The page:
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  #31  
Old 11-29-2011, 10:53 AM
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ljguitar ljguitar is offline
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Originally Posted by ewalling View Post
It would seem to make more sense, then, to call the 9th chord a G7+9, for example, wouldn't it? The fact that there is a discussion on it means that reasonably experienced guitarists are not fully sure of the difference between a 2nd and a 9th. Inserting '7' into the description should help to clarify the difference.
Hi ew...

Would that lead to G9+11 and G11+13 etc for example?


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  #32  
Old 11-29-2011, 11:03 AM
mr. beaumont mr. beaumont is offline
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I really dislike the "+" sign to mean add to, as the "+" has another convention to mean "augmented." Some folks also use it to mean raising anything (which I also dislike) so C7+9 equals C7#9...very confusing...I leave + for augmented chords and that's it.

I think the current convention is already pretty easy to understand...the # assumes all voices below it are fair game...so a C11 can have the R, 3, 5, b7, and 9th as well...Letter + number seven or greater = dominant chord. If it says "maj" then it's a maj7 included, not a b7.

so Cmaj11= C E G B D F

C11= C E G Bb D F

This stuff is worth memorizing.
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  #33  
Old 11-29-2011, 01:03 PM
JonPR JonPR is offline
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Originally Posted by mr. beaumont View Post
I really dislike the "+" sign to mean add to, as the "+" has another convention to mean "augmented." Some folks also use it to mean raising anything (which I also dislike) so C7+9 equals C7#9...very confusing...I leave + for augmented chords and that's it.

I think the current convention is already pretty easy to understand...the # assumes all voices below it are fair game...so a C11 can have the R, 3, 5, b7, and 9th as well...Letter + number seven or greater = dominant chord. If it says "maj" then it's a maj7 included, not a b7.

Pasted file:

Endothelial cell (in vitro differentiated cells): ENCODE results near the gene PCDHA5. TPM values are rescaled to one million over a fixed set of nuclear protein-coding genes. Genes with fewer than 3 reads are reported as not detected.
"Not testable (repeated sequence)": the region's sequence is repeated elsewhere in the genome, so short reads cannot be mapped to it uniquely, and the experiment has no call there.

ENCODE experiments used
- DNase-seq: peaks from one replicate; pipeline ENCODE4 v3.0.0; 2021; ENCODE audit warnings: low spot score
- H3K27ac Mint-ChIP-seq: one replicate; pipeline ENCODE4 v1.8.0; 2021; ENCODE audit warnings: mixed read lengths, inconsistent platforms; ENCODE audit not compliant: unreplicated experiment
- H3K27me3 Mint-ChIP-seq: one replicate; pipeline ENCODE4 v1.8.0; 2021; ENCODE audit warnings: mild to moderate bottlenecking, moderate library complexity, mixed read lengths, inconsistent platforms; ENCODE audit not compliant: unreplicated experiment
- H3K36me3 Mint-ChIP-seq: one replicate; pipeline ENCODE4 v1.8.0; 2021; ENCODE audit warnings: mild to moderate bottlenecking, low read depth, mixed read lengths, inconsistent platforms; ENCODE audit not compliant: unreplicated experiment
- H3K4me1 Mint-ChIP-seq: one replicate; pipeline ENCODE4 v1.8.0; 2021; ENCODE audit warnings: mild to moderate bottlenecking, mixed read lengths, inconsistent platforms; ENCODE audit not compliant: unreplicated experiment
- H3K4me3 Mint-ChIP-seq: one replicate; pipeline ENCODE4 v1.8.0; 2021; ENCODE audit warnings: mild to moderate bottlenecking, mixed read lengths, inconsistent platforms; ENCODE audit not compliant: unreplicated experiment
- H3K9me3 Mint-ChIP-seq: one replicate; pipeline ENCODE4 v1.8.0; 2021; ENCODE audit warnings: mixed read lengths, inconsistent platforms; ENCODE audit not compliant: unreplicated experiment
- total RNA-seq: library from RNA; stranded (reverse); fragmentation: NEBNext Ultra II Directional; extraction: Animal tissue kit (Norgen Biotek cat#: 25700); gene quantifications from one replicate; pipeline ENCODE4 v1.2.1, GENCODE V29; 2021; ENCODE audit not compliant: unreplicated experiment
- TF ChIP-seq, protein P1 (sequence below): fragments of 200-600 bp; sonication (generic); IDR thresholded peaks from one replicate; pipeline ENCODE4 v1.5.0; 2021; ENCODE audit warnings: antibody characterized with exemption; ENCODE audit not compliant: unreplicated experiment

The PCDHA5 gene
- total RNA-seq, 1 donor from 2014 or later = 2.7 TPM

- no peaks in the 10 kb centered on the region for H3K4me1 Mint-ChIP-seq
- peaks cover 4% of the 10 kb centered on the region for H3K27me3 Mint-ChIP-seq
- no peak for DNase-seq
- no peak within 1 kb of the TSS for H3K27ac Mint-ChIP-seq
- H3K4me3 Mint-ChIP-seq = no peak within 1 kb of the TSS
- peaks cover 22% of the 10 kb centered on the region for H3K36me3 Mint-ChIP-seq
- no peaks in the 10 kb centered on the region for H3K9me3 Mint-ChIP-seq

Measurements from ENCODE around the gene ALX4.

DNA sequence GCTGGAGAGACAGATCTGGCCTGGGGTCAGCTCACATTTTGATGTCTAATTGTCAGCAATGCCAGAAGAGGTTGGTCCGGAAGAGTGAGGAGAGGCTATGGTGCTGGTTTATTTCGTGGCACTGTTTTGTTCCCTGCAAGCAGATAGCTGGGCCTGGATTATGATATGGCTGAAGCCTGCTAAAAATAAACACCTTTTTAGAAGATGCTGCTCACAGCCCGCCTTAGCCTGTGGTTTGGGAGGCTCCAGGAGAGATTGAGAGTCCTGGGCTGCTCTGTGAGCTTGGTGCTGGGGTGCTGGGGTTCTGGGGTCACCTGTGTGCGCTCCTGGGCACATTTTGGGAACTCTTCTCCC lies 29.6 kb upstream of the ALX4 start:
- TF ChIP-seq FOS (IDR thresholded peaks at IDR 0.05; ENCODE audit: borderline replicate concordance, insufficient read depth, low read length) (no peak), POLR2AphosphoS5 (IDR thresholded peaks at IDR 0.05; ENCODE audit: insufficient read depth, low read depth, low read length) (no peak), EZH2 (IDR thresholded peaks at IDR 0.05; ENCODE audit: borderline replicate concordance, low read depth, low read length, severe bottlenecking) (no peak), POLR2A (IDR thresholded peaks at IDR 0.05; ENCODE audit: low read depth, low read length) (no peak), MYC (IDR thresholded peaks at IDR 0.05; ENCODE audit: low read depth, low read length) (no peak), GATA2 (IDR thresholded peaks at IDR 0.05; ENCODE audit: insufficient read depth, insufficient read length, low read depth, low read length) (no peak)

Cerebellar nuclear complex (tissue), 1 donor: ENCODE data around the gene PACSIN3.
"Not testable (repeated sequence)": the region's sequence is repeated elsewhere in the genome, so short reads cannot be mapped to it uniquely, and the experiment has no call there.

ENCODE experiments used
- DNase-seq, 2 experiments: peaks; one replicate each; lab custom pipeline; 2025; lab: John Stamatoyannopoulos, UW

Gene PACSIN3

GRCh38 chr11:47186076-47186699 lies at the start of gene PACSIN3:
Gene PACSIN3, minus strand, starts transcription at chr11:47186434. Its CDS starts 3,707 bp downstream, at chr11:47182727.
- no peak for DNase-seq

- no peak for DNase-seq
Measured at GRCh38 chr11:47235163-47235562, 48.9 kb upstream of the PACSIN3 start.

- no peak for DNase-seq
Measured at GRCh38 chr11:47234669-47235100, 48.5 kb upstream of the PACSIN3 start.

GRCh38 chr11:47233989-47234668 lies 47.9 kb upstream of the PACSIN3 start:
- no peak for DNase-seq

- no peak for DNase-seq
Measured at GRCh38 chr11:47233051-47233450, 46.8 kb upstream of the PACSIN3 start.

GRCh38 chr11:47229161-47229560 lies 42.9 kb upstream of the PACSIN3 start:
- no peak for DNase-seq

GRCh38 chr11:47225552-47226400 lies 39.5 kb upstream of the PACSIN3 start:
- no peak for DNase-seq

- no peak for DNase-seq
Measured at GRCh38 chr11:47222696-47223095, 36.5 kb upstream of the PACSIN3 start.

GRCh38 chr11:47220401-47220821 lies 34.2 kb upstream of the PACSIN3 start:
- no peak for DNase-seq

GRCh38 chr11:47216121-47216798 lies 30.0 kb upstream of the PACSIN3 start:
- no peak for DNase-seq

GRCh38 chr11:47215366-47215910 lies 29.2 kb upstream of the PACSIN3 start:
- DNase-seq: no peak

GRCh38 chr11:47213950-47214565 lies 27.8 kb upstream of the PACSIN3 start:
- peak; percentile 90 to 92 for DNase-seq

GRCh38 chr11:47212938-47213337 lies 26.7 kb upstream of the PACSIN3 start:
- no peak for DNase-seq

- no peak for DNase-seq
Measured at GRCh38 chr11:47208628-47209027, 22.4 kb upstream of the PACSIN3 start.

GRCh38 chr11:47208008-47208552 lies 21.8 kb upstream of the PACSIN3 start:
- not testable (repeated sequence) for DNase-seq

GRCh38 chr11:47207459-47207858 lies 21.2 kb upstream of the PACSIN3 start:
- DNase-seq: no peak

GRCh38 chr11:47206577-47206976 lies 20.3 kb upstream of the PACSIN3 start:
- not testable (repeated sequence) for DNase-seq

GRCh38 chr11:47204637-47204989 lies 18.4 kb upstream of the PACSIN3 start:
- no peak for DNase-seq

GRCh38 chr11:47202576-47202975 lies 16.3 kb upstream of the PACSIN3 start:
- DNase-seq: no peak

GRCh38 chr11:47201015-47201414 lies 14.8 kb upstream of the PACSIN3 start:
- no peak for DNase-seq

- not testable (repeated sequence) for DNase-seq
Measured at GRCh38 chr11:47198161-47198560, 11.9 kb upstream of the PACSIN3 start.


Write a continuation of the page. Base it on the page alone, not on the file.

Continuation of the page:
so Cmaj11= C E G B D F

C11= C E G Bb D F
...bearing in mind that in practice, the 3rds would be omitted from those chords . The E-F is a minor 9th, a "nasty" sound - the classic "avoid note" (which is really an "avoid interval").
And in Cmaj11, too, the B-F is the tritone, the central part of a G7 chord, opposite function to the tonic. Cmaj11 is therefore a C triad and G7 chord jammed together, two opposing functions fighting in a sack .

"C11" is quite a common symbol, but should ALWAYS be assumed to mean C7sus4 or C9sus4 (the 9th being optional). It's therefore a useful shorthand for those chords, because no experienced player (IMO) is going to put a 3rd into an "11" chord.

I agree totally on "+" btw. I've got used to it being used to mean "#" - and I see an argument that #9 and #11 are technically augmented intervals (half-step more than major or perfect). But it seems like idiotic laziness to risk confusion with #5. Honestly, how much harder is it to add two more strokes to "+" to make "#" and avoid all ambiguity?
(Sometimes I think jazz musicians quite enjoy making their language impenetrable to newbies . Perish the thought... )
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